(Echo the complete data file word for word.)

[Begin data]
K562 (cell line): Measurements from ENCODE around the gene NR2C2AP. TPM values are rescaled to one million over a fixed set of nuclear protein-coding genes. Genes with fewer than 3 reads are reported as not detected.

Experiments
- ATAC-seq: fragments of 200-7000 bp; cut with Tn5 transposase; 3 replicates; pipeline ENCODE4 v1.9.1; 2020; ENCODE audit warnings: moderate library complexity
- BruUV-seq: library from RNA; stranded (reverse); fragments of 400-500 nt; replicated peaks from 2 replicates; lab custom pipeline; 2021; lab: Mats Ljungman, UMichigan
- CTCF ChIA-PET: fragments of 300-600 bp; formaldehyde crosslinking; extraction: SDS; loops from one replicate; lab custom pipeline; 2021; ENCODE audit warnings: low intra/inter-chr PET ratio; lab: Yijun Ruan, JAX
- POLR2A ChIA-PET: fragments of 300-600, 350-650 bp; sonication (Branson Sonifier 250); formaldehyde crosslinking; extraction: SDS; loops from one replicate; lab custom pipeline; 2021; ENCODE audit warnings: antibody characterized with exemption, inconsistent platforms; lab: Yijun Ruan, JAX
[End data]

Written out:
K562 (cell line): Measurements from ENCODE around the gene NR2C2AP. TPM values are rescaled to one million over a fixed set of nuclear protein-coding genes. Genes with fewer than 3 reads are reported as not detected.

Experiments
- ATAC-seq: fragments of 200-7000 bp; cut with Tn5 transposase; 3 replicates; pipeline ENCODE4 v1.9.1; 2020; ENCODE audit warnings: moderate library complexity
- BruUV-seq: library from RNA; stranded (reverse); fragments of 400-500 nt; replicated peaks from 2 replicates; lab custom pipeline; 2021; lab: Mats Ljungman, UMichigan
- CTCF ChIA-PET: fragments of 300-600 bp; formaldehyde crosslinking; extraction: SDS; loops from one replicate; lab custom pipeline; 2021; ENCODE audit warnings: low intra/inter-chr PET ratio; lab: Yijun Ruan, JAX
- POLR2A ChIA-PET: fragments of 300-600, 350-650 bp; sonication (Branson Sonifier 250); formaldehyde crosslinking; extraction: SDS; loops from one replicate; lab custom pipeline; 2021; ENCODE audit warnings: antibody characterized with exemption, inconsistent platforms; lab: Yijun Ruan, JAX